Defining the Commercial Operation Date in EPC Contracts

Reaching Commercial Operation is a massive project achievement.  I remember lying on the floor of my office with tears streaming down my face when the project I was working on for nearly two years reached this milestone.  So what is it?

Commercial Operation is the point from which the project becomes a revenue generating entity, the point at which electricity generated is being fed onto the grid, and the Employer can start receiving payment for each kWh.  It means that the construction and commissioning of the facility has been completed, with minor, immaterial snags still remaining, the facility is compliant with relevant grid codes and standards and all relevant parties are satisfied that it can operate as intended, and safely.  It is also typically the start of the defect liability period, meaning that the Contractor’s liability for the facility starts to tick down.


Clearly this is incredibly important, and therefore one thing that should definitely be well defined in the contract.

Some considerations:

  • The contract should allow the Employer to confirm that Commercial Operation has been achieved, even if all the individual requirements making up the full definition of CO have not been fully achieved.  This means that the Employer can get the facility to CO, get some revenue coming in, without relieving the Contractor of any obligations that they may still have to meet.
  • Once Commercial Operation is achieved, the actual Commercial Operation Date (COD) would likely be determined, and any delay liquidated damages (DLD) would therefore be applied up to that point.  If the Employer says that CO has been achieved prior to the Contractor fulfilling all the obligations, they can be let off the hook for any further DLD’s.  Depending on what rate has been set for the DLD’s, it may be better, financially, for the Employer to forego DLD payments, in favour of revenue from the sale of electricity.
  • There is typically a certificate included in the schedules of the contract, outlining what the Employer is confirming has been achieved at CO.  This would refer to the definitions of Commercial Operations in the contract, and would include the conditions on which the Employer is signing it off as being completed.
  • The contracts that I’ve seen have the requirements for Commercial Operation set out in the contract definitions.  These requirements may relate to the final completion of construction and commissioning activities, the inspection and sign off by external stakeholders (like the utility, lenders etc), in the projects in South Africa, the determination of Achieved Capacity and other requirements outlined in the PPA, the handover of all operational documentation, any relevant financial obligations relating to guarantees or insurance etc.  The requirements would vary by project, and would be negotiated based on the perceived risks particular to the project and Contractor.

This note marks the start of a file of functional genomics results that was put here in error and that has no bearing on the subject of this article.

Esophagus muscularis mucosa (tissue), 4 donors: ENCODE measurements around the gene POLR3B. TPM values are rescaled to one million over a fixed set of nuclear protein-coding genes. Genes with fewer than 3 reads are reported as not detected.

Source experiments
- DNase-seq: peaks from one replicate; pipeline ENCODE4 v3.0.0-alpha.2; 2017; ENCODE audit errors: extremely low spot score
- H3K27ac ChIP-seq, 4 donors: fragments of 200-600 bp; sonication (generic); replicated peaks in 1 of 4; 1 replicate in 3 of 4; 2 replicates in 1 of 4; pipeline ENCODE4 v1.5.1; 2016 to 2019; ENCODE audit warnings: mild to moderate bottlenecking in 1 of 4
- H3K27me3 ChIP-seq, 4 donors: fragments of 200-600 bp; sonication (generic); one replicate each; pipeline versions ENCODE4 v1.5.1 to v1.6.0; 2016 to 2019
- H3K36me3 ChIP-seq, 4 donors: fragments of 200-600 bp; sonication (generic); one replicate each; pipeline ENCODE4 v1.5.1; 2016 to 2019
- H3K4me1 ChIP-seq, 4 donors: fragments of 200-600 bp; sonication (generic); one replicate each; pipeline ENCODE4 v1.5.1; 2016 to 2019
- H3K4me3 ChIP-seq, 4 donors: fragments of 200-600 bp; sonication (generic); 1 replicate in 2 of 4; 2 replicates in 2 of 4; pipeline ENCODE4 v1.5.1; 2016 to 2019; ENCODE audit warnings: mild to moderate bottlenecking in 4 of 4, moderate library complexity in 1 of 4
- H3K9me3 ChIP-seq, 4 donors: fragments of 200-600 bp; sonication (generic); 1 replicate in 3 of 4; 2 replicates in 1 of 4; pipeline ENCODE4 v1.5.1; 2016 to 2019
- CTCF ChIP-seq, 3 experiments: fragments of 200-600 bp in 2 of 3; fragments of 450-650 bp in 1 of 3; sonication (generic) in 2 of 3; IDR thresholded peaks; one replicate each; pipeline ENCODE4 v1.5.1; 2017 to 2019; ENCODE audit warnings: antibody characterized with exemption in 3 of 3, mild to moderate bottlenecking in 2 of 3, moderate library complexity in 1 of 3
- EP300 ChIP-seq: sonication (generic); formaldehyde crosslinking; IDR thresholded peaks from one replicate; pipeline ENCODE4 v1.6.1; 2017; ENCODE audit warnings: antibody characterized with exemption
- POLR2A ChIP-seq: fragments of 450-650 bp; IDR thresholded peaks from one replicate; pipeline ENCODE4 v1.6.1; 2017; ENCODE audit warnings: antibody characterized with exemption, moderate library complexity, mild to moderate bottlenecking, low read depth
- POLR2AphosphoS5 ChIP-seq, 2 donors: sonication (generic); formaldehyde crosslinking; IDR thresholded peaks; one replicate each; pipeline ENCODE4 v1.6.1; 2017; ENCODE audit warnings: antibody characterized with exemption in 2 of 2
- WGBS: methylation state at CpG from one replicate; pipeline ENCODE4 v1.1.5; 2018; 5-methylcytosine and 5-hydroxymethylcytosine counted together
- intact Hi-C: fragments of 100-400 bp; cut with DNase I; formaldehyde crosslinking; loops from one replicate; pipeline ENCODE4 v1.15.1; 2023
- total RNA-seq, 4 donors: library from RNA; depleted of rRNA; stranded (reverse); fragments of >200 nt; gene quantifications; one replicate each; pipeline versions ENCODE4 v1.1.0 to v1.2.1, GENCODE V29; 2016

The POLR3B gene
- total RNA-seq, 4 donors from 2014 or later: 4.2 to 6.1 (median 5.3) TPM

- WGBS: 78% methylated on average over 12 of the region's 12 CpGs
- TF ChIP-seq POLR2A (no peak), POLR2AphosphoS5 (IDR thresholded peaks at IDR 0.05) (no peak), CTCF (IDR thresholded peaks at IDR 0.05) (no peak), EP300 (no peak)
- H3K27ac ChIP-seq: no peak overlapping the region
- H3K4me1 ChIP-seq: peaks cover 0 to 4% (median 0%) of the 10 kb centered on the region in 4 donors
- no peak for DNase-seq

Milestone schedules in renewable energy EPC Contracts

A milestone, for those who don’t know, is a point in time, when you can stop what you’re doing and say “look at what we did.”  It’s an instant, and what you should be able to see from where you sit at that moment is a picture of parts, accumulated into a measurable outcome.  Sounds almost poetic.

Where the difficulty comes in is that the picture that an Employer expects to see for the same measurable outcome may be very different from that presented by the Contractor.  Put these various milestones together in a milestone schedule, and you have the potential for a lot of different expectations along the project programme.

It’s therefore very important that milestones are:

  • Clearly definable and measurable – Both parties should be able to agree easily that a milestone has been achieved when looking at the same evidence.  Should turbines be delivered to site, or is a holding point enough?  Should modules be connected, or is it fine that they’re installed on the mounting structure?
  • For a discrete piece of work or activity – the boundaries of activities making up a milestone should be known
  • For an appropriate amount of work – milestones for very small packages of work may become onerous to monitor. (If, however, they are for overly large pieces of work, it may be difficult to monitor if and when delays start occurring)

The milestone schedule should naturally be linked to the project programme of works.  This PoW will be refined after the completion of the contract, but the key project deliverables should be defined upfront, as these will inform the milestone schedule.


Things that should be considered in the milestone schedule (as they will undoubtedly be linked to the payment schedule – so many schedules) are:

  • completed detailed facility design
  • procurement and delivery milestones
  • construction milestones
  • testing and commissioning milestones, including completion certificates

The Contractor will need to be able to demonstrate that the milestone has been completed in accordance with the contract, and in order for the Employer to verify this, they will need to be able to provide relevant documentation, such as:

  • Purchase orders/waybills/delivery notes/inspection sign off slips
  • Construction progress reports
  • Quality inspection reports and check sheets/snag lists
  • Up to date construction programme of works
  • Up to date project risk register

The contract should outline the Employer’s right to request relevant documentation in order to carry out the verification of completed milestones.  It should also explain whether or not the Contractor is allowed to make claims for a portion of a milestone.